Wednesday, April 29, 2015

Information Access Through The Subject

INFORMATION ACCESS THROUGH THE SUBJECT

Information Access Through The Subject : An Annotated Bibliography / by Salman Haider. - Online : OpenThesis, 2015. (408 pages ; 23 cm.)

Annotated bibliography on  Subject Approaches to Information in Libraries covering Subject Headings, Subject Indexing, Subject Cataloging, Library Classification, Artificial Intelligence, Expert Systems, and Subject Approaches in Bibliographic and Non-Bibliographic Databases etc. A complete table of contents is provided below.

Information Access Through The Subject

The project "annotated bibliography" was worked out as Master of Library & Information Science (MLIS) dissertation under the supervision of Professor Shabahat Husain, Chairman, Department of Library and Information Science, Aligarh Muslim University, Aligarh, in 2002. Information Access Through The Subject is a very much appreciated work. It earned the author S. Bashiruddin – P. N. Kaula Gold Medal, Post Graduate Merit Scholarship, First Division, and IInd Position in the MLIS program.  

MLIS Thesis is available and discussed in following places: 
Information Access Through The Subject

All librarians and information professionals may use information from this thesis for their writings and research, with proper attribution and citation. I would appreciate it if you would let me know, too! Please cite as given below:

MLA: Haider, Salman. "Information Access Through The Subject." (2015): 408.
APA: Haider, S. (2015). Information Access Through The Subject.
Chicago: Haider, Salman. "Information Access Through The Subject." (2015): 408.

TESTIMONIALS

Testimonials on Information Access Through The Subject

Professor Shabahat Husain, Chairman, Department of Library and Information Science, Librarian, Maulana Azad Library, Dean, Faculty of Social Sciences, Aligarh Muslim University, India [2002] -- This MLIS thesis is worth a Ph. D.

Michael F. Bemis, Reference Librarian and Writer - Washington County Public Library, Woodbury, Minnesota, USA [May 2015, posted on Librarianship Studies & Information Technology Blog Guest Book] -- I wanted to complement you on your annotated bibliography entitled "Information Access Through the Subject." I recently became aware of your work through a notice on LinkedIn, of which I am a member. It is clear that you have put much time and effort into creating this well researched document.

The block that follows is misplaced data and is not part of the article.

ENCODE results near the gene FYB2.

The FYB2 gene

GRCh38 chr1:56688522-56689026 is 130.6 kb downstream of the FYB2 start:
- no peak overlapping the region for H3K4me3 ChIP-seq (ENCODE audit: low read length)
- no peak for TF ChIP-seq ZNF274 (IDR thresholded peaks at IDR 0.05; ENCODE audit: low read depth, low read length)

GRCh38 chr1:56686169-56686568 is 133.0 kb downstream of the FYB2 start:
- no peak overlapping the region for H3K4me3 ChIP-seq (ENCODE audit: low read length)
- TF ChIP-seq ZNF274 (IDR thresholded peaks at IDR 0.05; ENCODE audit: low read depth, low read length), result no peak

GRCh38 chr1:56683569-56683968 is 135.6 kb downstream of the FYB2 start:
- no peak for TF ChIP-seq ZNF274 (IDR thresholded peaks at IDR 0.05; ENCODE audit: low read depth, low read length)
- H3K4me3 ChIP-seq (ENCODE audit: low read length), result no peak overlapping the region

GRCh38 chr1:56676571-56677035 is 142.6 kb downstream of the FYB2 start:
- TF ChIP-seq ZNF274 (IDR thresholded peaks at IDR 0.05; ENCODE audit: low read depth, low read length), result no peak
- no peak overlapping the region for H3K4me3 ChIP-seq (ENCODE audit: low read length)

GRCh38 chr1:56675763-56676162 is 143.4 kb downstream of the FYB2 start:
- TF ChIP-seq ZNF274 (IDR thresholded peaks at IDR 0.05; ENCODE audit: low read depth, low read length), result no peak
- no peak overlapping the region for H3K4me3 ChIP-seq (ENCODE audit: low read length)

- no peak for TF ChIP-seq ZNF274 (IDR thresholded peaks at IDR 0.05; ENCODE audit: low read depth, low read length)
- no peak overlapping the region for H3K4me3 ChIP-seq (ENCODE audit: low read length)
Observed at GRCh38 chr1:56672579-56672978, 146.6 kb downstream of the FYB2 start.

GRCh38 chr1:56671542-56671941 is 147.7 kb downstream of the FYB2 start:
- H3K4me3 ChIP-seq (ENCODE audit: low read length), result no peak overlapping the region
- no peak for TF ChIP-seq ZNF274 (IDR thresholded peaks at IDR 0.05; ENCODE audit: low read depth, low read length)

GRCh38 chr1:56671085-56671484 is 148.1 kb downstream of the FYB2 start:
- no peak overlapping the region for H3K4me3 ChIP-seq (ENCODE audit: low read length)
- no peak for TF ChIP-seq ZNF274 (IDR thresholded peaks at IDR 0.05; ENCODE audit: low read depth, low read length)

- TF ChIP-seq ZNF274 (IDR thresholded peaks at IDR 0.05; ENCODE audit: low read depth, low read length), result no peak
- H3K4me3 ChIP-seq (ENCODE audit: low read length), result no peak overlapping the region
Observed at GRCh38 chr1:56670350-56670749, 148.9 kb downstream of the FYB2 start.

I also would like to extend my congratulations on a very well designed and user friendly website, namely, "Librarianship Studies & Information Technology." I discovered this site while searching for your previously mentioned bibliography.

Twitter


Facebook

Rabindra K. Maharana [April 2015] Thanks a lot sir for sharing such an informative material.

LinkedIn

Some interesting discussion on LinkedIn CILIP Group on Information Access Through The Subject

John LindsayReader in Information Systems Design at Kingston University, London, England [2015]
  • Salman Haider
    One should start with Foskett, a Subject approach to information. Each of the five editions, over nearly fifty years, gives a very useful history. The weakness is that he rather limits himself to scientific information (as was fashionable with information science) and has been rather weak on the humanities, leaving that to someone else


  • Salman Haider
    Say it a coincident one article written by my Supervisor Prof. Shabahat Husain, is cited in the the fifth edition of Foskett's Subject Approach to Information... and this books is also consulted during the work on my MLIS thesis.


  • Salman Haider
    Excellent, his five versions are worth knowing, and the trouble is all five of them will be hard to find in one library. What is the Husain article, as I don't have fifth edition to hand at the moment?



  • It is about Faceted Classification philosophy and Colon Classification system by Dr. S.R. Ranganathan. He did some work on this during his research in Loughborough University, England.

       

Roger HawcroftLibrary Consultant & Social Justice Activist, Queensland, Australia [October 4, 2015, posted in Collaborative Librarians International group] -- This is an excellent work with a relatively unique perspective. I am surprised it hasn't had greater attention and I would certainly recommend it to all those interested in the vagueries and complexities of achieving better access to materials than many traditional approaches have provided.

Victoria Fr├óncuLibrarian at Central University Library of Bucharest, Bucharest, Romania [In LinkedIn Group - Information Science and LIS for the article Problems of Natural Language in Indexing, March 23, 2017] -- I really enjoyed reading this article which I find interesting and informative for the problems it presents. I particularly appreciated the way the syntax and semantic relationships are explained and illustrated.

LINKS & REFERENCE IN WEBSITES BLOGS ETC.